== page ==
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    Police are asking for help to find a missing 10-year-old Montville boy.

    John Mathis was reported missing today and was last seen wearing a green Celtics T-shirt, blue or black shorts and gray sneakers.

    He is 5-feet tall, weighs 100 pounds and has brown hair and green eyes.

    Anyone with information is asked to call Connecticut State Police, Troop-E, at 860-848-6500.



    Photo Credit: Connecticut State Police

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    Railroad Avenue in Bridgeport is closed at Iranistan Avenue after a driver fleeing from police crashed into another vehicle and life-threatening injuries are reported, according to state police.

    Troopers were conducting a traffic stop on Interstate 95 just before 1 p.m. and the driver stopped, but fled and got into the crash, state police said.

    The driver then ran and was taken into custody.

    State police warn drivers to expect delays at Interstate 95 near exit 26.





    Photo Credit: NBCConnecticut.com

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    One person was injured after a large tree fell on a Fairfield home, the fire department said. 

    Firefighters were called to the scene at 6:18 a.m. on Thursday and saw a tree had fallen on the home.

    The woman inside was injured and transported to a local hospital.

    The tree's fall caused significant structural damage to the home.

    "While there were injuries and significant damage to the home, this situation could have been much worse," Fairfield Fire Department Assistant Chief Schuyler Sherwood said.

    No other details were provided. 



    Photo Credit: Fairfield Fire Department

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    Benchmark Capital, one of Uber's earliest investors and largest shareholders, is suing Uber co-founder and ex-CEO Travis Kalanick on claims of fraud, breach of fiduciary duty and breach of contract.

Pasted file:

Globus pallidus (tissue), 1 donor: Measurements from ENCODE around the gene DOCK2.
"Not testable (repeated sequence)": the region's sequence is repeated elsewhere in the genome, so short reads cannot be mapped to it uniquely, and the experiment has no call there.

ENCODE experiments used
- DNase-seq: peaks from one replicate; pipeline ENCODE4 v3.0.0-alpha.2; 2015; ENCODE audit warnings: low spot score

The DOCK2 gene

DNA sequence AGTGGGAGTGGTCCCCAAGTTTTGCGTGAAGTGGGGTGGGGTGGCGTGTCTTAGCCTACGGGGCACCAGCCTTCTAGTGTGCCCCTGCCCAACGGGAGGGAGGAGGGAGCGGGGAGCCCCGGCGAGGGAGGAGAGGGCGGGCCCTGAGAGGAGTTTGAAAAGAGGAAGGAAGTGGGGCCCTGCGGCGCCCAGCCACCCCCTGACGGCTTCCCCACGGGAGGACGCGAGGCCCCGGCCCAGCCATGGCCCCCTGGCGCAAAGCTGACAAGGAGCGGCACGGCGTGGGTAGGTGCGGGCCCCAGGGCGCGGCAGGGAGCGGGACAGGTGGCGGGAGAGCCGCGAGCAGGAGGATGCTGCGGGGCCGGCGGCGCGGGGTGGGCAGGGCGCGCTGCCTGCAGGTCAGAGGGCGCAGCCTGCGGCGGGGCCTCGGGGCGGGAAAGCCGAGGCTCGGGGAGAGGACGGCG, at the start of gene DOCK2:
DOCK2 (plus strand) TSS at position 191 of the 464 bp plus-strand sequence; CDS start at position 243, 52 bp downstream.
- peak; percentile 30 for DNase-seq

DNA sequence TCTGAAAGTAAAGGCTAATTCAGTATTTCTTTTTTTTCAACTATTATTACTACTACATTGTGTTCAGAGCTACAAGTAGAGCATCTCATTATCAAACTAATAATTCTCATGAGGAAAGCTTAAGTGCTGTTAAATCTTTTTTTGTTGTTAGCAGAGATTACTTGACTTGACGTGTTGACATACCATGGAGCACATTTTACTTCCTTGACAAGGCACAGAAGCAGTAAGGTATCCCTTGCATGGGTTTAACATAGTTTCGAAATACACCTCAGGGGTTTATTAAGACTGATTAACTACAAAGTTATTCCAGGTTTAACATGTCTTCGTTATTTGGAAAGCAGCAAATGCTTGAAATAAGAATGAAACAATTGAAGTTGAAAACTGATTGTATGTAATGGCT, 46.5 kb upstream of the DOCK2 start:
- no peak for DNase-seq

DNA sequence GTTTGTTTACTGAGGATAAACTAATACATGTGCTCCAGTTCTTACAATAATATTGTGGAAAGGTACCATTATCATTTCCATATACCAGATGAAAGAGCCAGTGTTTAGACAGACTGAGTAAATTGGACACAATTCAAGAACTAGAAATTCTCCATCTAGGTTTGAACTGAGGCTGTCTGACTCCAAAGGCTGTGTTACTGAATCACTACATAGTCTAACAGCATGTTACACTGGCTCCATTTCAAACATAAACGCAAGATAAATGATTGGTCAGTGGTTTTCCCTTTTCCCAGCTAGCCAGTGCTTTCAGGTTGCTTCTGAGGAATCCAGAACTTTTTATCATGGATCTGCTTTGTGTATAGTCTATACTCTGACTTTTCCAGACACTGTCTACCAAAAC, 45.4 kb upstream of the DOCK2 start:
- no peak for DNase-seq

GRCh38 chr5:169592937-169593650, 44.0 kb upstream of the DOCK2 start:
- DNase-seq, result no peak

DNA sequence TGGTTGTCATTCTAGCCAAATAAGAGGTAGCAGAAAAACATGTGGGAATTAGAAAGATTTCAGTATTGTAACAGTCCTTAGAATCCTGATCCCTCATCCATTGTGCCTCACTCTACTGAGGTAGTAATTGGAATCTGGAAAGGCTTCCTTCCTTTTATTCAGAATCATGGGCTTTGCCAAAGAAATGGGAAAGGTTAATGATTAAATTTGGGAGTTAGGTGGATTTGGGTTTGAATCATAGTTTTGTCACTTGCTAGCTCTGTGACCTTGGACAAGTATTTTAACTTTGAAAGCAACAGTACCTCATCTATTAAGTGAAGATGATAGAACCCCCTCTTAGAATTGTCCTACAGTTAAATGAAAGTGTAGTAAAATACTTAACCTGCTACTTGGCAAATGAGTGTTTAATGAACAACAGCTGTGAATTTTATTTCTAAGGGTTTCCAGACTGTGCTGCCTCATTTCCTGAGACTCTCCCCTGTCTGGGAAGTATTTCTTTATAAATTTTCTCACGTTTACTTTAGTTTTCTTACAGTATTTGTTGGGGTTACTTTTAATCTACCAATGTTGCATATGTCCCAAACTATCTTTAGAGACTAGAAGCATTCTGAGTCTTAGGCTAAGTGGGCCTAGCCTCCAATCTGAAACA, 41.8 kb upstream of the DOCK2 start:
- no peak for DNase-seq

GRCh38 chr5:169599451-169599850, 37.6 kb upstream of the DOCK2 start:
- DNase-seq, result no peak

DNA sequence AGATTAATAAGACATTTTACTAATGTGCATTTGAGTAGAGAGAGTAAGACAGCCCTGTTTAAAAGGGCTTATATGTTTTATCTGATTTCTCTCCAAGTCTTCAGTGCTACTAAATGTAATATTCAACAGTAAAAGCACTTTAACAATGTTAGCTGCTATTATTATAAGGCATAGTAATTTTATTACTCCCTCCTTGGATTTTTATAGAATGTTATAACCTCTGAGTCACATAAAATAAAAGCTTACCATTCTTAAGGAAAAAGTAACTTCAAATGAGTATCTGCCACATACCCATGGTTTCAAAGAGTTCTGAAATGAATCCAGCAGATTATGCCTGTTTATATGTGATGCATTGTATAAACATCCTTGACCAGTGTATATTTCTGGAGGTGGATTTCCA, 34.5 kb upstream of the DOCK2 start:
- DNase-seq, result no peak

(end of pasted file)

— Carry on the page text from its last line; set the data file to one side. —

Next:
It's an unusual and dramatic move in Silicon Valley to see a venture firm sue one of the executives it backed, CNBC reported.

    Benchmark is seeking to remove Kalanick from the company's board of directors and exclude him from the Uber CEO search already underway.

    Uber is valued around $70 billion, and Benchmark owns about 13 percent of the ride-hailing pioneers.



    Photo Credit: Getty Images/File

    Travis KalanickTravis Kalanick

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    Google will be holding a company town hall on diversity Thursday afternoon following days of scrutiny over a controversial memo on the company’s diversity initiatives written by engineer James Damore.

    Google CEO Sundar Pichai is expected to lead the town hall with other members of the company’s leadership.

    Pichai has since released a memo of his own addressing the importance of self expression in the workplace while being aware of the company’s code of conduct.

    “To suggest a group of our colleagues have traits that make them less biologically suited to that work is offensive and not OK,” said Pichai in the memo sent to Google employees Tuesday. “ 

    In the controversial 3,000 word memo sent by Damore, the 28-year-old engineer blamed the gender pay gap in the tech industry on biological differences between men and women. He also criticized what he called a politically correct bias in the Google culture.

    “People get offended because it goes against the left’s ideology,” Damore said during an interview on a conservative talk show. “And then they just think, ‘OK, it offends people, therefore it’s wrong and there it’s an opinion.”

    The town hall will take place at the Google Campus at 4 p.m. PST.



    Photo Credit: Getty Images